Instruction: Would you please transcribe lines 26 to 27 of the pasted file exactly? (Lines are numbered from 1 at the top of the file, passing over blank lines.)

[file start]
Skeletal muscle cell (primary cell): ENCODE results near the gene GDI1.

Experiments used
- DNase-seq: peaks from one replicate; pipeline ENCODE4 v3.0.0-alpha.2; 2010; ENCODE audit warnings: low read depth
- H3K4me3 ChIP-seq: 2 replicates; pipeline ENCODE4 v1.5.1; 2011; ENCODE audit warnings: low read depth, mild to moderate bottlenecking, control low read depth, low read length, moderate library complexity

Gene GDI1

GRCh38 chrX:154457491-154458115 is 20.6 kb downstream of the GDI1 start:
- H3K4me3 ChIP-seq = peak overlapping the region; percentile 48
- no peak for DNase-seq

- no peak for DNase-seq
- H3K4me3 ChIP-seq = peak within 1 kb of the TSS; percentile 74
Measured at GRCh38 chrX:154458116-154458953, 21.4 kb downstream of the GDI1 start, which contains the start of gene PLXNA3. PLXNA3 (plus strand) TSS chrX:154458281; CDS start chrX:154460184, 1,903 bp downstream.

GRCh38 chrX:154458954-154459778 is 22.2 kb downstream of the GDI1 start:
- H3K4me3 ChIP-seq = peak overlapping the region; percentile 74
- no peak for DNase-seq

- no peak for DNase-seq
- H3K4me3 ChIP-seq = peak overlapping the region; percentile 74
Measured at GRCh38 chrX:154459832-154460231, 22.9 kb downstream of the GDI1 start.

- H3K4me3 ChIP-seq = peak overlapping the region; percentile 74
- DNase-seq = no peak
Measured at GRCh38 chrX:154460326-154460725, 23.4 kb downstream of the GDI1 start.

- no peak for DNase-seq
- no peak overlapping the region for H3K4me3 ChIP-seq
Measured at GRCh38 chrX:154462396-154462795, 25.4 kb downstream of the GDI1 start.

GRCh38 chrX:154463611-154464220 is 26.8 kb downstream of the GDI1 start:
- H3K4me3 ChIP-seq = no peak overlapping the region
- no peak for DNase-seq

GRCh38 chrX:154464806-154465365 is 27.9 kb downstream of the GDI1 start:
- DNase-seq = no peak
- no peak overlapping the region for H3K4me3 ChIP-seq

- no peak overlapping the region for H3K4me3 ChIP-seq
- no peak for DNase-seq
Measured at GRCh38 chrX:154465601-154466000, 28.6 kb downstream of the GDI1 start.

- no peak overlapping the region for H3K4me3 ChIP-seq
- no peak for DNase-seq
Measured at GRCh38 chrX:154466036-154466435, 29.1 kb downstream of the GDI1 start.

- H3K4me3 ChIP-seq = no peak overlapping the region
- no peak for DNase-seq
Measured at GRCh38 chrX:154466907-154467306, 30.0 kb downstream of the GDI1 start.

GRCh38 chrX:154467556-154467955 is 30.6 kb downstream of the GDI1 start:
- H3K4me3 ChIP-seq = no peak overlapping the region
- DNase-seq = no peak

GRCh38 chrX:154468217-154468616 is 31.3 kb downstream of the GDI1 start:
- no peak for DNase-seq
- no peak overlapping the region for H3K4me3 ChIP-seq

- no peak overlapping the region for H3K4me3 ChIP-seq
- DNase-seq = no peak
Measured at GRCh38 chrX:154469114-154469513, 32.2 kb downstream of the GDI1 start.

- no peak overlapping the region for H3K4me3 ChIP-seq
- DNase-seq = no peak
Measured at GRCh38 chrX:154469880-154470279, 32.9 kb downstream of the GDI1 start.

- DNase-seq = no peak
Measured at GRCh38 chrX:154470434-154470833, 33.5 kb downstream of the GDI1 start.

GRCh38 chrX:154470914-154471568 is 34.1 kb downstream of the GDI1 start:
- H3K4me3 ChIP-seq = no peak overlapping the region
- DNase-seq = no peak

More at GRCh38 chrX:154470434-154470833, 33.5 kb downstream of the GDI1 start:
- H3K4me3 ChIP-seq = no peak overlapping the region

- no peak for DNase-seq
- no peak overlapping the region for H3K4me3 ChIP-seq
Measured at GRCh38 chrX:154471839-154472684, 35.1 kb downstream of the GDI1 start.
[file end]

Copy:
- no peak for DNase-seq

GRCh38 chrX:154464806-154465365 is 27.9 kb downstream of the GDI1 start: